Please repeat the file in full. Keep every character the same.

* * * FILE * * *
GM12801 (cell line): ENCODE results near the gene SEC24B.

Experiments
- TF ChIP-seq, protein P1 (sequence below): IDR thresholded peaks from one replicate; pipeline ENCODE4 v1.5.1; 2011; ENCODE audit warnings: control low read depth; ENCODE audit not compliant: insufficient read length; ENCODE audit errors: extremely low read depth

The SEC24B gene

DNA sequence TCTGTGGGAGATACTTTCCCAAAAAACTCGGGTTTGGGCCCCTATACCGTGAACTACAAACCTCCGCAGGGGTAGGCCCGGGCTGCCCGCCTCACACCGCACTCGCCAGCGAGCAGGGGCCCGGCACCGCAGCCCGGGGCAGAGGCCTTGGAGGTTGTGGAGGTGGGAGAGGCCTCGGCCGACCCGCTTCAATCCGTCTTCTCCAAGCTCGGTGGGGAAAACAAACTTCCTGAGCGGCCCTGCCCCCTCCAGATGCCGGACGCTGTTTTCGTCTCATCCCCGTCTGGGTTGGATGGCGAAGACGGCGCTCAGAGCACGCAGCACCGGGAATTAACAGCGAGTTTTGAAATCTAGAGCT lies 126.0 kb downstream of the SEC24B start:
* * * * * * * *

GM12801 (cell line): ENCODE results near the gene SEC24B.

Experiments
- TF ChIP-seq, protein P1 (sequence below): IDR thresholded peaks from one replicate; pipeline ENCODE4 v1.5.1; 2011; ENCODE audit warnings: control low read depth; ENCODE audit not compliant: insufficient read length; ENCODE audit errors: extremely low read depth

The SEC24B gene

DNA sequence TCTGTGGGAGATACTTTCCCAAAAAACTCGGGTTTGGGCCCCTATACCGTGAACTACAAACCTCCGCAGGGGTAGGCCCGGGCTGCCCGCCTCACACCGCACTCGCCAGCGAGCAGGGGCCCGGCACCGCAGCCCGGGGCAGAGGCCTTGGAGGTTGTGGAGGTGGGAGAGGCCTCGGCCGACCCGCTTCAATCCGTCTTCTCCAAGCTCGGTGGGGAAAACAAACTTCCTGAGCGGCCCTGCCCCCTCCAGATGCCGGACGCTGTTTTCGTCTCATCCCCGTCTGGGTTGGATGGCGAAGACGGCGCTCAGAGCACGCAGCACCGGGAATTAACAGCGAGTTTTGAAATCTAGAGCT lies 126.0 kb downstream of the SEC24B start: